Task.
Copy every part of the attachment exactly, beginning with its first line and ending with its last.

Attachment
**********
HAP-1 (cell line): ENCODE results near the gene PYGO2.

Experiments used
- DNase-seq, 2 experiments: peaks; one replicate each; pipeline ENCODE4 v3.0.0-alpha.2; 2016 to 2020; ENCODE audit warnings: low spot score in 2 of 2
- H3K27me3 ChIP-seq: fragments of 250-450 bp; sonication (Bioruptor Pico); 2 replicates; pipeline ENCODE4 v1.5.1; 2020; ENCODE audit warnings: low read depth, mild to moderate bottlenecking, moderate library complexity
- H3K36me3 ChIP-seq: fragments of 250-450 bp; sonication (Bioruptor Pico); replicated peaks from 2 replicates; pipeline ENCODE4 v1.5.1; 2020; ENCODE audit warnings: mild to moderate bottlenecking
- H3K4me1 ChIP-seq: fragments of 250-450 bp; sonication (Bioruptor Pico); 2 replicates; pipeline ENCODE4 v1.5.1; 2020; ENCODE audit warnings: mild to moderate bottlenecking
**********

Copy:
HAP-1 (cell line): ENCODE results near the gene PYGO2.

Experiments used
- DNase-seq, 2 experiments: peaks; one replicate each; pipeline ENCODE4 v3.0.0-alpha.2; 2016 to 2020; ENCODE audit warnings: low spot score in 2 of 2
- H3K27me3 ChIP-seq: fragments of 250-450 bp; sonication (Bioruptor Pico); 2 replicates; pipeline ENCODE4 v1.5.1; 2020; ENCODE audit warnings: low read depth, mild to moderate bottlenecking, moderate library complexity
- H3K36me3 ChIP-seq: fragments of 250-450 bp; sonication (Bioruptor Pico); replicated peaks from 2 replicates; pipeline ENCODE4 v1.5.1; 2020; ENCODE audit warnings: mild to moderate bottlenecking
- H3K4me1 ChIP-seq: fragments of 250-450 bp; sonication (Bioruptor Pico); 2 replicates; pipeline ENCODE4 v1.5.1; 2020; ENCODE audit warnings: mild to moderate bottlenecking